Nida Fazli: A Classical Bridge between Urdu and Hindi Poetry
By Siraj Khan
Boston

Passionate about peace between India and Pakistan, Nida Fazli accepted the practical necessity of earning his livelihood through lyric writing and used the opportunity to express his thoughts creatively.

“Hum labon se keh naa paaye, unse haal-e-dil kabhi,
Aur wo samjhe naheen, ye khamoshi kya cheez hai”
(My lips were never able to express the state of my heart,
And she failed to understand what my silence meant.)
— Poet: Nida Fazli (sung by Jagjit Singh for the film ‘Sarfarosh’)

Nida Fazli was one of those poets who touched your heart not just through words, but also through the sound of their silence. A poet of various moods from which emerged the creative sentiment and inner peace that mark all his poetical exploits.

Childhood imagery consistently reflects in his poetry as element of nostalgia. Primary themes which form the spirit in his poetry are contradictions in life, the search for purpose, nuances of human relationships, contrast between practice and preaching and groping for what is lost.

Nida Fazli disagreed with the partition of India itself and spoke openly against the communal riots, politicians and fundamentalism. So much so that when the rest of his family decided to migrate to Pakistan, he chose to stay back in India. His brother Tasleem Fazli went on to make a mark for himself in Pakistan’s film industry as a prominent lyricist (married to film actress Nisho, he died in 1982).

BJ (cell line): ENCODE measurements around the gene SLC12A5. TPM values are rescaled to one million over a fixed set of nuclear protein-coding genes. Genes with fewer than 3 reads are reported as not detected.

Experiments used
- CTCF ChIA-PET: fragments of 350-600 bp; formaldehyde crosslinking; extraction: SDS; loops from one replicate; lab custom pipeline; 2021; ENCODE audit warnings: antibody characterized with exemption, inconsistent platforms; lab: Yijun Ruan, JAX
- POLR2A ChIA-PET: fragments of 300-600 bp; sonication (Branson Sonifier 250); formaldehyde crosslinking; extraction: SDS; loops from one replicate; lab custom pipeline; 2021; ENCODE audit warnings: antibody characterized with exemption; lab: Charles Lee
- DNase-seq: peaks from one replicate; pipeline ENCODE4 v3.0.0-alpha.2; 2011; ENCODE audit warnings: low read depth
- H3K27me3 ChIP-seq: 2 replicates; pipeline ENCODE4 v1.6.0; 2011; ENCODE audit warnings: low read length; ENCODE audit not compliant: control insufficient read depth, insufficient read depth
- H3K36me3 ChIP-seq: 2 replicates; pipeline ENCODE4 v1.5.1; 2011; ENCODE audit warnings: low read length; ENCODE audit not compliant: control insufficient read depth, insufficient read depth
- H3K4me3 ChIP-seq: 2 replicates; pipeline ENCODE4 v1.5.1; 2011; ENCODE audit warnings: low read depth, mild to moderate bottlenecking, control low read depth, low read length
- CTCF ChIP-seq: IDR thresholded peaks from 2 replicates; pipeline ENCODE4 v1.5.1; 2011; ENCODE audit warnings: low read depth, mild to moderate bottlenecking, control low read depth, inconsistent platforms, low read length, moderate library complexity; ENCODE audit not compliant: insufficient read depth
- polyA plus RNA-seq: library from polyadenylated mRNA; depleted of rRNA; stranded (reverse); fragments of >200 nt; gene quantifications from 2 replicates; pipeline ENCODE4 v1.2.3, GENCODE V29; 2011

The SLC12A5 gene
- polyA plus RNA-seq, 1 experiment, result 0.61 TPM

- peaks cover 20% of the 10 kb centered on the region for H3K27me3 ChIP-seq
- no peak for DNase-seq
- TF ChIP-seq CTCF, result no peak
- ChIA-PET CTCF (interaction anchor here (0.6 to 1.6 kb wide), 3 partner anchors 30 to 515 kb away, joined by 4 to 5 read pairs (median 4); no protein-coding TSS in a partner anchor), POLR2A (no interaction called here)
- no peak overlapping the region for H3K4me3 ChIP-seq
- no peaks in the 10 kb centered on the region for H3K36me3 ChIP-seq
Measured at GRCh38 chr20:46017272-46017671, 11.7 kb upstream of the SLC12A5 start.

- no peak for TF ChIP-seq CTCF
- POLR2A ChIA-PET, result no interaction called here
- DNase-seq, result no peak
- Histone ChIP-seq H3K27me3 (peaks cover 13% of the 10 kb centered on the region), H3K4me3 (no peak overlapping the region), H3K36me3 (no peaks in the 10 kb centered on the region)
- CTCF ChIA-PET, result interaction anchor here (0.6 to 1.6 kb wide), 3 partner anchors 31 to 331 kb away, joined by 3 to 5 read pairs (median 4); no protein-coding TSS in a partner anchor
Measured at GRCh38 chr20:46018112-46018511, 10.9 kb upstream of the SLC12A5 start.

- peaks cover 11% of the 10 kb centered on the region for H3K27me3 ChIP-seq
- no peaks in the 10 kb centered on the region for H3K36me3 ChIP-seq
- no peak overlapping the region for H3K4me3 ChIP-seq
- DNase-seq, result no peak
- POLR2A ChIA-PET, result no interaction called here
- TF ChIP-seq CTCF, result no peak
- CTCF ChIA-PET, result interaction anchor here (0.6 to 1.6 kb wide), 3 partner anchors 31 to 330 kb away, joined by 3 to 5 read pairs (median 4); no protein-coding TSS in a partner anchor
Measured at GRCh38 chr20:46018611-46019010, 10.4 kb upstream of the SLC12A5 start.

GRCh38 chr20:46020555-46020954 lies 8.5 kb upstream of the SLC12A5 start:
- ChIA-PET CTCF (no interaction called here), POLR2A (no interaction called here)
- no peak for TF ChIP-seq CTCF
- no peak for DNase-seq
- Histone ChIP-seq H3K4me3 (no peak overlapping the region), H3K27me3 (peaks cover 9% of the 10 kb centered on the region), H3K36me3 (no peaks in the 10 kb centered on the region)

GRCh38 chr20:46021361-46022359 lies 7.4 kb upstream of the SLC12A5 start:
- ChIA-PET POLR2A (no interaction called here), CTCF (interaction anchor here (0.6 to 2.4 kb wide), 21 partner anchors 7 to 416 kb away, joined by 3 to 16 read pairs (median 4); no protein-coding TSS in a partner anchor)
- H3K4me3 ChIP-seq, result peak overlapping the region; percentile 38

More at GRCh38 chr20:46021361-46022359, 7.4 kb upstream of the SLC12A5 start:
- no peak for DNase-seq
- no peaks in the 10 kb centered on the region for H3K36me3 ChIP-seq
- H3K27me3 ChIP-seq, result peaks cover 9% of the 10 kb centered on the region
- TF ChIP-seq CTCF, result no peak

In his autobiographical novel Deewaron Ke Beech (Between the Walls), Fazli mentions his father being swayed by Mohammed Ali Jinnah’s rousing speeches for Pakistan. Fazli was influenced by Maulana Abul Kalam Azad, who believed in the integrity of united India.

However, accepting the reality of Pakistan’s existence, he always advocated cross-border peace through the only way he knew – poetry, art and culture.

Not surprisingly, his poems are deeply rooted to the Indian poetic heritage. He could dig deep into the ancestry of poetry and connect not only with Amir Khusro, Mir and Ghalib, but also with Tulsi, Kabir and Mirabai. His personality and his pen always reflect his unwavering vision for India-Pakistan peace.